AUBURN — Under a tent cover on Saturday, Daniel Piotte of Enfield, N.H., hammered away at a piece of metal,  making a knife in front of a crowd of nearly 20. 

Piotte is one of several blacksmiths who came to the New England School of Metal Work in Maine to demonstrate the art of knife-forging. Inside the school, bladesmiths from across the country and Canada displayed several pieces of their work, well over 100 knives altogether.

The New England Bladesmithing Symposium and Knife Show is a three-day event that began Friday and will end Sunday. On Friday, more than 50 people of all ability levels came to forge their own knives. Demonstrations of blade-grinding and cutting and a class on knife design also took place that day.

On Saturday, Piotte demonstrated how to make an integral utility knife. For several hours he heated a piece of metal over a forge fire and banged away at it on an anvil until the metal formed into the shape of a knife.

“Believe it or not, the process doesn’t take this long when I’m not talking,” he said. “You can forge maybe two or three knives in a day.” 

While forging, Piotte provided onlookers with tips including how to mold steel and which tools to use. He was half-way finished with his first knife when the metal overheated and he provided another tip: Watch the temperature.

Inside the show itself, many filed, sanded and finished knives were on display. Peter Ceprano, a knife-maker from Auburn, showcased his signature Big Pete’s knives. Ceprano was putting some up for auction, one of which took him more than 46 hours to forge.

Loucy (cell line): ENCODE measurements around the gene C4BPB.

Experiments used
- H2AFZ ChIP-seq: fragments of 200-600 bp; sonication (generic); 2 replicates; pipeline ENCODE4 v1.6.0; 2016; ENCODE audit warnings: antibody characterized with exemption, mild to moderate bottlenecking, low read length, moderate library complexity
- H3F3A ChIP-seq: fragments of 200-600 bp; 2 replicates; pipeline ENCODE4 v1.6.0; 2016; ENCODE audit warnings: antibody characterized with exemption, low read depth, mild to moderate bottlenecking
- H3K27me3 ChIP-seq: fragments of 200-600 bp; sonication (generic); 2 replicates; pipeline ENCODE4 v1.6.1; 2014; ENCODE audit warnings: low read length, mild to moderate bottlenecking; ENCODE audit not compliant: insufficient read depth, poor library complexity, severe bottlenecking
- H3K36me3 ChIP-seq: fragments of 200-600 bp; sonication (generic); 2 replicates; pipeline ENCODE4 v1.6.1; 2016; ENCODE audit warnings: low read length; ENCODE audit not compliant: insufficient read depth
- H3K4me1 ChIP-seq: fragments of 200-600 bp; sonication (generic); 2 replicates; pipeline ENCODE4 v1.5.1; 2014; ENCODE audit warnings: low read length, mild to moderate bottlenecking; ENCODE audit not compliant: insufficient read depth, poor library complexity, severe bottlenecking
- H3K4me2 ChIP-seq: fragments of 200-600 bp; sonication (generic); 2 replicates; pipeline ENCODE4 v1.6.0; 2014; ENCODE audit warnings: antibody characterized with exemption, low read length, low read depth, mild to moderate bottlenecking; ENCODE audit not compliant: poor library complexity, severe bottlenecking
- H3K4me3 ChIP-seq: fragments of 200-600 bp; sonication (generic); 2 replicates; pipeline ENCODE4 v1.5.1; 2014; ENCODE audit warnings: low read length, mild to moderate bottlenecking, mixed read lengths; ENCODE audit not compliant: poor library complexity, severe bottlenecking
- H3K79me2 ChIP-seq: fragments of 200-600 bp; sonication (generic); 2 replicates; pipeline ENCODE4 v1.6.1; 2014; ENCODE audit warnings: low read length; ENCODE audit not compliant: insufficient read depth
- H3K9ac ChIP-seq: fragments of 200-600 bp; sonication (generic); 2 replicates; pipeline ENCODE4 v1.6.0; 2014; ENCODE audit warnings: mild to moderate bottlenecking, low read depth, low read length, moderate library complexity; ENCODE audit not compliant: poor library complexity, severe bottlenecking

Don Fogg, a master smith and instructor at the New England School of Metal Work, showed an unfinished one-of-a-kind knife, whose influence came from a composite of different cultures. Fogg has worked on the collector’s item for more than a month. The 20-inch  knife will be valued at $5,000 when it is finished, a price not unusual for one of his collectible pieces. 

The Symposium and Knife Show was offered by the American Bladesmith Society. It is the first time the show has come to Maine. According to Bruce Albiston, a co-founder of the New England School of Metal Work, it won’t be the last. “We’ll hold it here as often as they want to come here,” Albiston said.

The three-day symposiums, called “hammer-ins,” are held three or four times a year. The showcase in Maine may evolve into an annual week-long class at the school. 

“We’re sort of testing the waters up here to see if we would like to develop an annual bladesmith school here in town, maybe have a class of six to 10 people here,” said master smith Jay Hendrickson.

   

Bladesmith Daniel Piotte of Enfield, N.H., demonstrates the knife-making process at the New England Bladesmithing Symposium and Knife Show hosted by the New England School of Metalwork in Auburn on Saturday.

Bladesmith Daniel Piotte of Enfield, N.H., demonstrates the knife-making process at the New England Bladesmithing Symposium and Knife Show hosted by the New England School of Metalwork in Auburn on Saturday.

Bladesmith Peter J. Ceprano of Auburn displays one of his knives made in the Damascus steel process at the New England Bladesmithing Symposium and Knife Show hosted by the New England School of Metalwork in Auburn on Saturday.


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